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These ready-made tables and charts provide for snapshot of aid (Official Development Assistance) for all DAC Members as well as recipient countries and territories. Summary reports by regions (Africa, America, Asia, Europe, Oceania) and the world are also available.
By participating more effectively in the global production of goods and services, Africa can transform its economy and achieve a development breakthrough, according to the latest African Economic Outlook, released at the African Development Bank Group’s Annual Meetings.
The charts show for each of the following countries and territories, and for the years 2009-2011: net ODA receipts, top ten donors of gross ODA, population and GNI per capita and bilateral ODA by sector.
“Strategic Environmental Assessment in Development Practice: Review of Recent Experience” showcases on-ground experience of applying Strategic Environmental Assessment (SEA) in developing country context.
This workshop on Immigrant Integration in West Africa, with a specific focus on Ghana, brings together researchers and policy makers to share experiences and perspectives, in order to develop effective policies aimed at a better integration of immigrants.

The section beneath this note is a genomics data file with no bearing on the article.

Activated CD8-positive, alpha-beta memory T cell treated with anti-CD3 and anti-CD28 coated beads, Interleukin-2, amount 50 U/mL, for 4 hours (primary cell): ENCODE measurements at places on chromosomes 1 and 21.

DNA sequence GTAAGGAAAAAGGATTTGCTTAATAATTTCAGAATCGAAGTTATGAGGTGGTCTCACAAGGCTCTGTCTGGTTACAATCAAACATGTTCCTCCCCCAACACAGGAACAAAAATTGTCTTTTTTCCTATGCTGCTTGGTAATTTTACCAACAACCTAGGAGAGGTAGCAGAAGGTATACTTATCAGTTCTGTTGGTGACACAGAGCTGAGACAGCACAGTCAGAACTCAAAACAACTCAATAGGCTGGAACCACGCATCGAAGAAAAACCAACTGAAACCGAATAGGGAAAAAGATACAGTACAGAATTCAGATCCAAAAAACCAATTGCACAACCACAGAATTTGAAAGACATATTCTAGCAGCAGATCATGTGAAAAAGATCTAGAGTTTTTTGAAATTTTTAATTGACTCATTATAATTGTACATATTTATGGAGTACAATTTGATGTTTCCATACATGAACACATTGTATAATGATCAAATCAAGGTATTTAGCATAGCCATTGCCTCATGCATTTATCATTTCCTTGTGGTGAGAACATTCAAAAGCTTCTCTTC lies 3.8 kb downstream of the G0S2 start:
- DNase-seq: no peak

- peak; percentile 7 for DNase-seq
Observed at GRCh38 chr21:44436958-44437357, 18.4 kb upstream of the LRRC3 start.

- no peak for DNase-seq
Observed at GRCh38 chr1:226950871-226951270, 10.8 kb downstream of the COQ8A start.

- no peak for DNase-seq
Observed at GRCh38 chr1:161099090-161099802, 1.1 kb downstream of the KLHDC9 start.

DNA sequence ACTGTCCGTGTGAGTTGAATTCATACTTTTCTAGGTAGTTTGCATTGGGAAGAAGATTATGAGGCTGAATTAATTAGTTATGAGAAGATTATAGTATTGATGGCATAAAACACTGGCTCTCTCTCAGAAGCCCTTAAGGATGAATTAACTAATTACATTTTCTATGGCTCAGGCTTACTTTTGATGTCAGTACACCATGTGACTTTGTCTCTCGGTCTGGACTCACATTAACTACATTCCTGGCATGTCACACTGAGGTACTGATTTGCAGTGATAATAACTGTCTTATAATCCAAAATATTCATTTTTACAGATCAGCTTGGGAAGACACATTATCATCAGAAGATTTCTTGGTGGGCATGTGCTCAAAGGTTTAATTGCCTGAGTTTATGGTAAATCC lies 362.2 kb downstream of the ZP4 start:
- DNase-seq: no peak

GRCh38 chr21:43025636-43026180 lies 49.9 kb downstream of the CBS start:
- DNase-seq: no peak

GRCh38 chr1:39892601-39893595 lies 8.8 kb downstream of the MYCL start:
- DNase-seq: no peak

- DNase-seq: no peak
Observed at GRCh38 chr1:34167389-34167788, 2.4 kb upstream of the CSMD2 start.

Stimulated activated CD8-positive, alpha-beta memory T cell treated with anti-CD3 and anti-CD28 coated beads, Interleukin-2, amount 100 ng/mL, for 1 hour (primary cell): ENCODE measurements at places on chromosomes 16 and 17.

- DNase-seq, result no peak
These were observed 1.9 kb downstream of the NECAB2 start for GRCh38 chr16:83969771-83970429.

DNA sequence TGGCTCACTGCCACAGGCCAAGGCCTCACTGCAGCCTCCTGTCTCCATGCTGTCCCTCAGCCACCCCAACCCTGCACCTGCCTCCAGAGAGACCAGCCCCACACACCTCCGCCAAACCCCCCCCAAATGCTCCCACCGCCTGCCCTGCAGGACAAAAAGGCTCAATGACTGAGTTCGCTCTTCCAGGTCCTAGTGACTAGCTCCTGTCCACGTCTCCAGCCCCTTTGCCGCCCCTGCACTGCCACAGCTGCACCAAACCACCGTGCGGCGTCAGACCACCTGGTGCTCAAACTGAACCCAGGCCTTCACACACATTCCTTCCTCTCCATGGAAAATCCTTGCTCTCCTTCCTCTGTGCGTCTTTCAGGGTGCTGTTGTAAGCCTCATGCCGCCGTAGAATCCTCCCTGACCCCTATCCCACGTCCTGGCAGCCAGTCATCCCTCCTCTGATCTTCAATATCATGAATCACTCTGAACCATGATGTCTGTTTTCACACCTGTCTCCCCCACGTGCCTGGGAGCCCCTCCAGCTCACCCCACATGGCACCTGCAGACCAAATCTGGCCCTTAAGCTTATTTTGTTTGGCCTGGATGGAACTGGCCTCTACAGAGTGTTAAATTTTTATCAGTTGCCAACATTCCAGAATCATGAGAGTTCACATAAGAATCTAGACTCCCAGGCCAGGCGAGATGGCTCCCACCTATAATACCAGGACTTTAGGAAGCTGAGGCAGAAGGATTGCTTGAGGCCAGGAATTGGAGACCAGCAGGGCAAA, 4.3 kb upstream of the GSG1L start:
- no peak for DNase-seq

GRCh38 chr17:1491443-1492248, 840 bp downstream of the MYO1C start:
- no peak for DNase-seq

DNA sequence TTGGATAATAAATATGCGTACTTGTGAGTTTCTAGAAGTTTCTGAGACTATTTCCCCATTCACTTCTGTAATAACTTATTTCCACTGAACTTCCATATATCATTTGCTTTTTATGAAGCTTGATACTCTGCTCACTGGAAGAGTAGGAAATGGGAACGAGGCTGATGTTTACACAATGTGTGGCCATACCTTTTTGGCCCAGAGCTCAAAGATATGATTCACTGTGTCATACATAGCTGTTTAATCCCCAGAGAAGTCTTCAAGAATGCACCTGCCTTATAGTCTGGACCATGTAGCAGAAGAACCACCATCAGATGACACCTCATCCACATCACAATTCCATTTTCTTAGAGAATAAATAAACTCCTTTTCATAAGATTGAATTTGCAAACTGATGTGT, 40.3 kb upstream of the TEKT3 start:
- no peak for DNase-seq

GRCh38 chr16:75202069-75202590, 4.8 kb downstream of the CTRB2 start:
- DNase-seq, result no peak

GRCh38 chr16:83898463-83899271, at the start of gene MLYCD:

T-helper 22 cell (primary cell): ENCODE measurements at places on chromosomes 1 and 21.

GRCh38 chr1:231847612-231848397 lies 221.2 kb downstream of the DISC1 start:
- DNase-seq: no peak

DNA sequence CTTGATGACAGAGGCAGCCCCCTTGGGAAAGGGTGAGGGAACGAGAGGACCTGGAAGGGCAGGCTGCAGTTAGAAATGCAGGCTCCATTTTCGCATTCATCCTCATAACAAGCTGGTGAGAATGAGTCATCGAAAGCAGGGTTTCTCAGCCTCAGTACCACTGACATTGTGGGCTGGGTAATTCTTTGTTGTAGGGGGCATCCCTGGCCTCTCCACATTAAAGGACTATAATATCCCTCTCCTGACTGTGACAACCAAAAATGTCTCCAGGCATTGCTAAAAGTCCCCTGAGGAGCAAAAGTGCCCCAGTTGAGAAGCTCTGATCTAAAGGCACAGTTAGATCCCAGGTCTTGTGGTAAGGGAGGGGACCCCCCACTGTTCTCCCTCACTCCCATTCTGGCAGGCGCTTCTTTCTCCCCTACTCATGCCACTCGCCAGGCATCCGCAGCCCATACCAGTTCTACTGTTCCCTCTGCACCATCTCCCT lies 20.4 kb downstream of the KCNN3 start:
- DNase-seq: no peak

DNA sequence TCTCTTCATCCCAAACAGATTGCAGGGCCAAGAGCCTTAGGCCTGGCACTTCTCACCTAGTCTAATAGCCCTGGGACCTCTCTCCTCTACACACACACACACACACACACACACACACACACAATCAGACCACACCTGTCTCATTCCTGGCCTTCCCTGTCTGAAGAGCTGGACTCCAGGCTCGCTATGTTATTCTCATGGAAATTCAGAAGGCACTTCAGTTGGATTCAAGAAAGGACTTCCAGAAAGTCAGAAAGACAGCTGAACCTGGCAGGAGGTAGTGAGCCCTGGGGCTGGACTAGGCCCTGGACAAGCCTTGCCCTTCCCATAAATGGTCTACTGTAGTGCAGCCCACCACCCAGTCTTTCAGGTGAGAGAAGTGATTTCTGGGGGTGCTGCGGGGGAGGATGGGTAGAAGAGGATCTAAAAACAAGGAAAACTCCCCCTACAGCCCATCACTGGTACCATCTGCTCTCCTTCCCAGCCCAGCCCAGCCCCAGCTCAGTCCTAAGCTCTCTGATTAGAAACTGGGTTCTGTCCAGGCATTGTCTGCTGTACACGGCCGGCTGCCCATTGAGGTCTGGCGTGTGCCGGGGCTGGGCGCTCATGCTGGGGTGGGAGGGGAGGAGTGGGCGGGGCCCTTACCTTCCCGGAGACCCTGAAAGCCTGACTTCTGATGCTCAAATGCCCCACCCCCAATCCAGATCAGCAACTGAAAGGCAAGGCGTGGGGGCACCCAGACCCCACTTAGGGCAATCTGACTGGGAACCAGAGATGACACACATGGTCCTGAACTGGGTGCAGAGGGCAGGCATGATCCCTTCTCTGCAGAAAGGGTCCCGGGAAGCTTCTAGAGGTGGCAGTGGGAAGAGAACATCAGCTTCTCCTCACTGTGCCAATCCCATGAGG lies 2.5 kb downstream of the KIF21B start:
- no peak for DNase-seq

The Aid for Trade at a Glance 2009: Maintaining Momentum report presents the results of the second monitoring exercise of the Aid for Trade Initiative and documents its success so far.
In his remarks, Mr. Gurría stated that the Accra Agenda for Action represents a significant step forward and presents donors and partners with a series of new concrete measures to accelerate movement towards agreed development goals.
An introduction to the POVNET Promoting Pro-Poor Growth Workshop in Ghana, 17 June 2008, from which a pdf file of the full report can be downloaded.
Aid for Trade at a Glance 2007: The OECD Creditor Reporting System (CRS) database is used to track ODA flows from Development Assistance Committee (DAC) member countries.
How effective is aid at helping developing countries eradicate poverty? In March 2005, more than 100 countries made a firm commitment in the Paris Declaration to measure their success, or failure, in making aid more effective.